Last month, CosmeticsDesign-Europe hosted an expert panel debate at Probiota 2020 in Dublin entitled ‘Beauty and the skin microbiome: Opportunities beyond the gut’. The panel, comprised of Dr. Audrey Gueniche, senior clinical expert at L’Oréal Research and Innovation; Luca Bucchini, director and owner of Hylobates Consulting; and Ewa Hudson, director of insights at Lumina Intelligence, discussed commercial, scientific and regulatory opportunities for probiotics targeting the skin microbiome – considering both topical applications and food supplements.
Beauty probiotics: Skin microbiome gaining ‘a lot of attention from consumers’
One of the panellists, Ewa Hudson from Lumina Intelligence, also presented recent findings on probiotics and consumer engagement across Europe at the three-day event, including products that targeted the skin microbiome.
Speaking to CosmeticsDesign-Europe in Dublin, Hudson said there was plenty of activity in the probiotic beauty space and potential to develop this category further.
“Today I focused specifically on Europe, and we can definitely see that the skin microbiome – which is beauty in the bigger context – is gaining a lot of attention from consumers, online especially. The story is really moving into the natural side of cosmetics, clean cosmetics and then probiotic cosmetics,” she said.
Lumina Intelligence data found online engagement with probiotic cosmetics had risen 450% in January this year, compared to two years prior – the fastest rise in engagement across all probiotics.
Acne, eczema and anti-ageing promise for probiotics
Probiotic cosmetics targeting skin conditions like eczema and acne, for example, were popular and satisfied consumers because benefits were “tangible”, she said.
However, Hudson said activity stretched beyond probiotics targeting specific skin conditions.
“We see these products in the most prestigious beauty brands, especially for anti-ageing beauty. So, it’s not just the skin side of eczema and acne – the global anti-ageing sector has picked up on probiotics in cosmetics.”
And any future success and traction of probiotics within beauty, she said, would rely heavily on online consumer engagements, particularly reviews on social media in today’s digital era.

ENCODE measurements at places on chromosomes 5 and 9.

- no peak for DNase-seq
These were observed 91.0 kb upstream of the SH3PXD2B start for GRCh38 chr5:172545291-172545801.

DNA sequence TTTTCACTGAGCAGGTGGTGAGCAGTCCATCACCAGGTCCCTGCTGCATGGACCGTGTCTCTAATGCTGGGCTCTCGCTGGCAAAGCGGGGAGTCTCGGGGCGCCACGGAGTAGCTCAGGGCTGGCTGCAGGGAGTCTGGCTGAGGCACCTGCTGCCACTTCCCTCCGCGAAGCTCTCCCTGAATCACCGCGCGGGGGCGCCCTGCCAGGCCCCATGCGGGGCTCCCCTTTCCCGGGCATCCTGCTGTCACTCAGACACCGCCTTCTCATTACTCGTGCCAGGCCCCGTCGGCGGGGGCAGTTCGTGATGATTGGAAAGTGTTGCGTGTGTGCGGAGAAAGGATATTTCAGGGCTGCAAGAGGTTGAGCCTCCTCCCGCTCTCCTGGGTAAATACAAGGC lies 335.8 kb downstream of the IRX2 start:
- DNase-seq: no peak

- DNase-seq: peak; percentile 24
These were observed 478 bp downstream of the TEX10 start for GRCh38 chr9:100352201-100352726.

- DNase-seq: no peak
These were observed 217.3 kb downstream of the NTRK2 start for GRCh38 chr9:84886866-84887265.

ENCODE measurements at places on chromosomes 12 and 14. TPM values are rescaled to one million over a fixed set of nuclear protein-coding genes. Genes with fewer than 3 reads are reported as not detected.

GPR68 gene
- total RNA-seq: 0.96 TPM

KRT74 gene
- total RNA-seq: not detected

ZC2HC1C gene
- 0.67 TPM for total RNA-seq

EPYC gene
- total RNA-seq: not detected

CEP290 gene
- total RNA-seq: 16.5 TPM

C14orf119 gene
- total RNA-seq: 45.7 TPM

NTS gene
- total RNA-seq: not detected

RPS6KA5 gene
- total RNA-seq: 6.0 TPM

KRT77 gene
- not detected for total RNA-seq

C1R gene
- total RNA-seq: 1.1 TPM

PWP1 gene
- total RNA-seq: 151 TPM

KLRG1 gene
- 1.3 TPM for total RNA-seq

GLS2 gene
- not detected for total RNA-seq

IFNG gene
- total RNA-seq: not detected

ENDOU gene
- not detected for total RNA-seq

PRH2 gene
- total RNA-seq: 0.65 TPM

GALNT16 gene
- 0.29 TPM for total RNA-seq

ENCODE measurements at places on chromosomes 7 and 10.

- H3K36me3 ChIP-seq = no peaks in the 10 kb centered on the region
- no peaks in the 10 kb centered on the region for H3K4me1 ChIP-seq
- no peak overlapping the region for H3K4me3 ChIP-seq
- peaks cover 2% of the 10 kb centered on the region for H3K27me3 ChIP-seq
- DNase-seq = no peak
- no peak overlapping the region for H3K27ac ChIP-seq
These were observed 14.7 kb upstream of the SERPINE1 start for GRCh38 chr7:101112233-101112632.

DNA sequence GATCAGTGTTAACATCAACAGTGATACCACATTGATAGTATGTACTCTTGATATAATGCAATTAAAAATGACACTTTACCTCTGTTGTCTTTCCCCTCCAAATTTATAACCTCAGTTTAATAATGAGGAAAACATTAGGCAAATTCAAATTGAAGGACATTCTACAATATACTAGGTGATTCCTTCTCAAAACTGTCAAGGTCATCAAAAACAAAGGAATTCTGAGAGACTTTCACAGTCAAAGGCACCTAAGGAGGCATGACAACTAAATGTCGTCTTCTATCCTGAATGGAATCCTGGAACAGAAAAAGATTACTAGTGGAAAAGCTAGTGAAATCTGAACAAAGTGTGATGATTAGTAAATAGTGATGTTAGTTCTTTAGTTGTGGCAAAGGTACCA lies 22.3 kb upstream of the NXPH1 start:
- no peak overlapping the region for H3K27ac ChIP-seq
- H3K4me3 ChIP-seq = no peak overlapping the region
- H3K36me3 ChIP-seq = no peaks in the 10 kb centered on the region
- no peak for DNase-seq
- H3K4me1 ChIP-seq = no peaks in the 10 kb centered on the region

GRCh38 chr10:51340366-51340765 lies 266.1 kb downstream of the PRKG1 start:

Generation Z promise – ‘this is the future of probiotics after all’
Hudson identified Generation Z – consumers currently aged 23 years and under – as one important demographic for the future of probiotics and therefore potential of products in the beauty space.
“I think that e-boys and e-girls are a very, very tough audience to tap in but they will be very, very important because this is the future of probiotics after all,” she said.
“…We need to really think hard [about] how to tap into that market; how to make probiotics suitable for them.”
These consumers were widely online and ‘in-game’ often, Hudson said, which changed behaviour patterns and the value they placed on things like hydration and sense of community. And there were two clear ways to target this demographic with beauty probiotics: either through products that aligned with existing 10-step beauty routines or clean beauty needs or through products for e-gaming that targeted e-hydration, brain health and focus.
Women and probiotics – an untapped opportunity for the future
Hudson identified women as another key demographic for the future of probiotics in beauty.
“There’s a big shift when it comes to women: the women empowerment movement is growing; women are taking on more sports, especially when they’re aged 40+. It’s all about being older but fitter,” she said.
For last year’s London Marathon, for example, she said 40% of all applications came from women and first-time applications showed more women applying than men – “quite a game-changer”.
Hudson said this would ultimately shift consumption patterns among this consumer group, particularly concerns around diet and nutrition, presenting a “unique opportunity” for probiotics.
Women, she said, were already familiar with established probiotic products for gut health and these could be taken into new categories quite easily, beauty being just one example.
Can probiotics play into ‘beauty biohacking’?
At the end of last year, CosmeticsDesign-Europe identified ‘beauty biohacking’ as one of five trends to watch in 2020. Fuelled by a mistrust of big brands and desire to take back control, beauty biohacking would see consumers start to treat beauty like they do tailored fitness programmes and diets – taking physiological needs into close consideration.
Asked whether probiotics could fit into this future trend, Hudson said: “Potentially definitely – first of all on the hydration side.”
While probiotic products were not currently linked to hydration, she said there was potential to develop probiotic-containing beauty products that were designed for skin hydration.
Success with new product developments like this, she said, would rely on being present on own-brand websites, where brands could build up an authentic rapport with consumers. This movement of B2B to B2C would be increasingly important in the future, she said.